Proactive developers have been including application programming interfaces (API) which allow other software systems to easily share data and co-exist. In many cases tools have been developed to specifically enable functions which the core software lacks, including manipulation and analysis of the data. Here’s an overview of how external tools deliver real value.
Back in 1978 two guys named Steve introduced their Apple computer to the Home Brew Computer Club in northern California. Club members loved it.
But customers didn’t at first. Very few units were sold because customers couldn’t imagine a productive use for a computer in their home. Hard to believe? Perhaps. So you may be wondering what changed.
Applications Are Everything
Once VisiCalc, the visible calculator, was released in 1979 everything changed. Now customers had an application they could understand and find useful. It’s electronic ledger or spreadsheet model was instantly recognizable and comfortable for them. Apple II computers started flying off the shelves so people could learn and use.
Every computer manufacturer since has fully understood the importance of opening their designs to “third-party developers” who would provide everything the manufacturer didn’t.
As applications became more sophisticated and much larger, software developers discovered the same thing was true for them. Third-parties could be depended upon to create all manner of accessory products including utilities, accelerators, report writers, add-ins, snap-ins, drivers, and more.
Microsoft Becomes the Most Successful Third-Party in History
In 1980 through 1981 IBM’s “skunkworks” team working in a secret Boca Raton location under Phillip “Don” Estridge was developing its first personal computer. Based on a Zilog 8088 processor it couldn’t run the more popular software of the day, including WordStar and VisiCalc. They had selected the “p-system” as an operating system for the PC but needed something that would be more compatible with more existing software.
At the same time Bill Gates and his company, Microsoft, were making a deal to purchase the rights to a product named QDoS which was short for “the quick and dirty operating system.”
Gates licensed QDoS which he renamed Microsoft MS-DOS to IBM for use on their new small computer. They renamed their licensing of it as PC-DOS and launched it in August 1981 as one of the choices of operating system available. The rest is history.
Microsoft Becomes the Champion of the Third-Parties
Cottage industries have come and gone that built their success creating third-party products that work along with Microsoft products. They are part of the Microsoft ecosystem.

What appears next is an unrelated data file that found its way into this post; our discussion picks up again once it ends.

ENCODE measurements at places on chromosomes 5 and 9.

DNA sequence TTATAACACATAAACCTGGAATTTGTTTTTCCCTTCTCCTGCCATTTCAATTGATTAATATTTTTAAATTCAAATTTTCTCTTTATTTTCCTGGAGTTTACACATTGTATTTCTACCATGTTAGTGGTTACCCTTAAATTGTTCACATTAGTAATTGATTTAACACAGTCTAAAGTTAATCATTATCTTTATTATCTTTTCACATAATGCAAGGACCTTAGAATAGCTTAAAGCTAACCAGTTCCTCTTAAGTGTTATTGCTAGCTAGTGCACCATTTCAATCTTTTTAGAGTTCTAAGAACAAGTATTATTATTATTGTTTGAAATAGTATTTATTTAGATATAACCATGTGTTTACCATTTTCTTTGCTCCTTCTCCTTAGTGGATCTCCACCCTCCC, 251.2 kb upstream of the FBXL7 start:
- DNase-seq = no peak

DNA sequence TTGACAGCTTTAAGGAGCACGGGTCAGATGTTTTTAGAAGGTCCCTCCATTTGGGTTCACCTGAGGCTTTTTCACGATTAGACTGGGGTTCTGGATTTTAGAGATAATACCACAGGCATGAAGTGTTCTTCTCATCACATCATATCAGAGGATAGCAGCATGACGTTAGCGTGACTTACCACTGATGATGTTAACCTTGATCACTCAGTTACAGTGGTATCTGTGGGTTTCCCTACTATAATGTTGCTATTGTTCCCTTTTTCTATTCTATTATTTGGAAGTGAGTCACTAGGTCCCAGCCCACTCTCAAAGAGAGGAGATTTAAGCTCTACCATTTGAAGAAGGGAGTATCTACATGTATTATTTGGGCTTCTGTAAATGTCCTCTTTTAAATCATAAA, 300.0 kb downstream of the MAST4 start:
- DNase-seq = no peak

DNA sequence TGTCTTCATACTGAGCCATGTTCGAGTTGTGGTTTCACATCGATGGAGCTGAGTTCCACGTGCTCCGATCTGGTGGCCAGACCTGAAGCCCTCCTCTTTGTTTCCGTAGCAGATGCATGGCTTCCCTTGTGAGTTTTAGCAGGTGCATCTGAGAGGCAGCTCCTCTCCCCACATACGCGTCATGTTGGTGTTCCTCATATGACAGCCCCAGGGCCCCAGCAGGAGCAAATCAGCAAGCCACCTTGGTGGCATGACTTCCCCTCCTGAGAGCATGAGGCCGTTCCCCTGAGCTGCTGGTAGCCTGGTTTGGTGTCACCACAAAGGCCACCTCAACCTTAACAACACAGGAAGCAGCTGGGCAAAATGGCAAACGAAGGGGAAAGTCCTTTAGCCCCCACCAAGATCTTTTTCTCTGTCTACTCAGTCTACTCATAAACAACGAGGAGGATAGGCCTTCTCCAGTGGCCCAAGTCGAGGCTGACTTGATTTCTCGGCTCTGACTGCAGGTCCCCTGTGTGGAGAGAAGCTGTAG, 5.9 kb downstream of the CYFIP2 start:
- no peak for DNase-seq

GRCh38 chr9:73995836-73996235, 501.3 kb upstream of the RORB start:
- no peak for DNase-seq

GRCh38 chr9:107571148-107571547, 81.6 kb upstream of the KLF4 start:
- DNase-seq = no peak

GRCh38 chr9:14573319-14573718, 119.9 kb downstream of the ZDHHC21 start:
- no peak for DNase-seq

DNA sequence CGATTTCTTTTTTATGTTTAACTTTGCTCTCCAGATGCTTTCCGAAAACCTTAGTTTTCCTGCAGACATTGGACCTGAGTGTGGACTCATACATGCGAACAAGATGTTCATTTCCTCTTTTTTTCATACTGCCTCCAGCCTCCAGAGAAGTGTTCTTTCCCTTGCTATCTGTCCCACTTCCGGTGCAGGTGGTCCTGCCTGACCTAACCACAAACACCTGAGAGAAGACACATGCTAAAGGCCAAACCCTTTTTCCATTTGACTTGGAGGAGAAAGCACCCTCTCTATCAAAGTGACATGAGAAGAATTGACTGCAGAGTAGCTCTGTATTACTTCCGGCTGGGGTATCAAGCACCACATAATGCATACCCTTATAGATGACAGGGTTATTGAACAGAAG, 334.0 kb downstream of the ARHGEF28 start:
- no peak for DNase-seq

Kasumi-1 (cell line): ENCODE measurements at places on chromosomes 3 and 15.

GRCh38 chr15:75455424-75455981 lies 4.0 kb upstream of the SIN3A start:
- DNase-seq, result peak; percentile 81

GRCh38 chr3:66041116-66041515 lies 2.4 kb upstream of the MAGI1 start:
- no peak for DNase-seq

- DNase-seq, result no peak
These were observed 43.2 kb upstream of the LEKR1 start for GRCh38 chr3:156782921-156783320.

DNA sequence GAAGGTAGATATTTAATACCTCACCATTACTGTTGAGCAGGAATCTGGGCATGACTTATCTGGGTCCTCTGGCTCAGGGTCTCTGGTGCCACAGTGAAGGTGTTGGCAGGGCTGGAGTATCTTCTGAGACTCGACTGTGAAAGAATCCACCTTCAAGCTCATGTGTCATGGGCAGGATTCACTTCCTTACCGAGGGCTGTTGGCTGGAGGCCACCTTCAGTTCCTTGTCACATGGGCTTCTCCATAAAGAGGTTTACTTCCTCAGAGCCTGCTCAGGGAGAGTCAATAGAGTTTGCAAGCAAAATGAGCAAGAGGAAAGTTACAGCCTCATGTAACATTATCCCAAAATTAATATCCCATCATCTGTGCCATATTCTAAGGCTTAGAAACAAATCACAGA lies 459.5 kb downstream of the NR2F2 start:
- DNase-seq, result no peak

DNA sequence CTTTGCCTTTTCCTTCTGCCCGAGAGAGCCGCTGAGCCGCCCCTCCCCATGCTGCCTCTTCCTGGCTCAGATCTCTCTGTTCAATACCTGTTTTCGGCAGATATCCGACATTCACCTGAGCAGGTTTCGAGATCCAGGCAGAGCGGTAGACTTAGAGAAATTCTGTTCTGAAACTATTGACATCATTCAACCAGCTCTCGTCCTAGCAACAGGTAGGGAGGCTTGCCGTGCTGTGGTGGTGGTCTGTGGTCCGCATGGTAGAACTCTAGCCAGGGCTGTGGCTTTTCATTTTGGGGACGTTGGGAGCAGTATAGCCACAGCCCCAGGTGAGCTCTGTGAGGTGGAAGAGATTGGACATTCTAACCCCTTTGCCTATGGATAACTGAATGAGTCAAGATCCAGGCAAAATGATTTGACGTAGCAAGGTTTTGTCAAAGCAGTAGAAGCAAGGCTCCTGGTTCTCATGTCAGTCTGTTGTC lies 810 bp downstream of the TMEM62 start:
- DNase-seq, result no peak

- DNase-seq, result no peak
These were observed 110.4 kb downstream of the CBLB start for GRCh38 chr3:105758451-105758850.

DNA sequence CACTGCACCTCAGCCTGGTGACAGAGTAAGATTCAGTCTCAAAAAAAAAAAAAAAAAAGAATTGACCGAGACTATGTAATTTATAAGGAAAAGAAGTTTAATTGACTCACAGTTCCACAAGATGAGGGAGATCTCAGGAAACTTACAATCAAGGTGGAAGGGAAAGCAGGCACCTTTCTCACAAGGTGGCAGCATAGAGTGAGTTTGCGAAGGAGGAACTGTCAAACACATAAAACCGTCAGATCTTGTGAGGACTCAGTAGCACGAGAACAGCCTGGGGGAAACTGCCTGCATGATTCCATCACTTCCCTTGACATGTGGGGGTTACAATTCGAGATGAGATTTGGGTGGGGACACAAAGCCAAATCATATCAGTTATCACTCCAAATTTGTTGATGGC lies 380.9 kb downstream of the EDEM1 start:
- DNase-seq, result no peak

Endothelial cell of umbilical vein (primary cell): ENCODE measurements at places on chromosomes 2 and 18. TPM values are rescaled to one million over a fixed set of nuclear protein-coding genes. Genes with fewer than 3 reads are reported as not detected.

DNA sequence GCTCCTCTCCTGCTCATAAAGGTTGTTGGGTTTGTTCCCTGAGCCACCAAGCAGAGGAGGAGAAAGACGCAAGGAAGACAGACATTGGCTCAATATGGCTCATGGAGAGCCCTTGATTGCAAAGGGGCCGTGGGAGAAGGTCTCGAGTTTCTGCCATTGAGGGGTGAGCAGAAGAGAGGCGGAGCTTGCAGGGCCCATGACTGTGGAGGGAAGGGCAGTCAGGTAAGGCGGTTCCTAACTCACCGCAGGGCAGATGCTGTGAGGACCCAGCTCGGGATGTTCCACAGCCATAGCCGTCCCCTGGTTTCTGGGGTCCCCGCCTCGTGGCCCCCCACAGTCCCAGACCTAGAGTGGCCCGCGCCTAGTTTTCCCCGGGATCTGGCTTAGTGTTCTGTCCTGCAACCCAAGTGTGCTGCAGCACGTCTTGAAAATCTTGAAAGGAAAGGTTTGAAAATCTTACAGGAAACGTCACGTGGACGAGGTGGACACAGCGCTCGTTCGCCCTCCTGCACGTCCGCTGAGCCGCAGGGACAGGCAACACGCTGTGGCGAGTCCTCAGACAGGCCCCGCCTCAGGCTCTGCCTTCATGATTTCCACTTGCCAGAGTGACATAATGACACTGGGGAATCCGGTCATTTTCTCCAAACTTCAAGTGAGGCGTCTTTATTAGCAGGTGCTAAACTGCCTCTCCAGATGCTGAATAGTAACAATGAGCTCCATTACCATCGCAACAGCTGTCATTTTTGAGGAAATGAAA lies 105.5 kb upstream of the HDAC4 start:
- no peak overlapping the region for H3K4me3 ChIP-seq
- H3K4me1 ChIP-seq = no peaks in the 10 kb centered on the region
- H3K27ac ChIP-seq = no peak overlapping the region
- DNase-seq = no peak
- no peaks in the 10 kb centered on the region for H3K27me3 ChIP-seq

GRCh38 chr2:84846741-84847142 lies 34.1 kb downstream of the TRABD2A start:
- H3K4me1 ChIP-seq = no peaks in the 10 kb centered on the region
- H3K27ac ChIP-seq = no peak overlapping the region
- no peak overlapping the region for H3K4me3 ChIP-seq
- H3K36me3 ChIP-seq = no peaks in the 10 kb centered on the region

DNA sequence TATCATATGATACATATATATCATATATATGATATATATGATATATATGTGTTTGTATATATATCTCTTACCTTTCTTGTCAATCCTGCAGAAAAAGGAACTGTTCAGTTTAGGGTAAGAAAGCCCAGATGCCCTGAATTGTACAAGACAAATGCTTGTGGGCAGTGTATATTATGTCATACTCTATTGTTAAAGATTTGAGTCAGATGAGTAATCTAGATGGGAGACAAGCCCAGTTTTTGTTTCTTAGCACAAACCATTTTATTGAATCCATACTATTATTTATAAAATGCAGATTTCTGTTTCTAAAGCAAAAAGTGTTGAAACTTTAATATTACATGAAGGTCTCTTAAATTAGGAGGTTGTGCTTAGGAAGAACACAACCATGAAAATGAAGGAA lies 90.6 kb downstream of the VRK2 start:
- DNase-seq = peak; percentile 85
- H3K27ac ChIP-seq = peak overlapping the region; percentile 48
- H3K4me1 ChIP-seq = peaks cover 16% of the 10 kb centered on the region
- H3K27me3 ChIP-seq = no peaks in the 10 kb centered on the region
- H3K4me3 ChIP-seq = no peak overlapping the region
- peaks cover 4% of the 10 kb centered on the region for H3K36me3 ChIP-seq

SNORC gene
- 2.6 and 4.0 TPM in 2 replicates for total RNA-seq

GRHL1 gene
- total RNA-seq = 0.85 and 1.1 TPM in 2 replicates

Nowhere has this been more the case than with the Microsoft Dynamics family of products. Originally called Microsoft Business Solutions, the division was the product of the acquisition of Great Plains accounting software, Solomon, Navision, and Axapta to cover the spectrum of customer businesses.
Dynamics AX quickly became the target platform for augmentation by a wide variety of software developers, many of whom were eventually acquired and incorporated into the main product by Microsoft. Many popular functions were left out at the introduction of the cloud-based version Dynamics 365, opening a door for an even larger community of third-parties to supplement those functions in the cloud.
The Category Killer
It’s likely that, over the years, the most popular third-party application has been the report writer. Every business is different, so it’s unlikely that any collection of standard reports could possibly serve them all. Third-party developers have provided the flexibility to build custom reports.
Microsoft itself has been no exception. Many have found the Excel spreadsheet to be a great utility for taking Dynamics data and creating customized reports, often using powerful capabilities like PivotTables to provide a variety of perspective views of the data. Given the complexity of PivotTables, many companies employ experts to build them for various departments. Their consistent challenge has been the user interface, making it easy for their clients to use the PivotTables they build.
To see an excellent example of a third-party application that makes delivering sophisticated PivotTables and other spreadsheet constructs to business users, talk to MercuryBI today.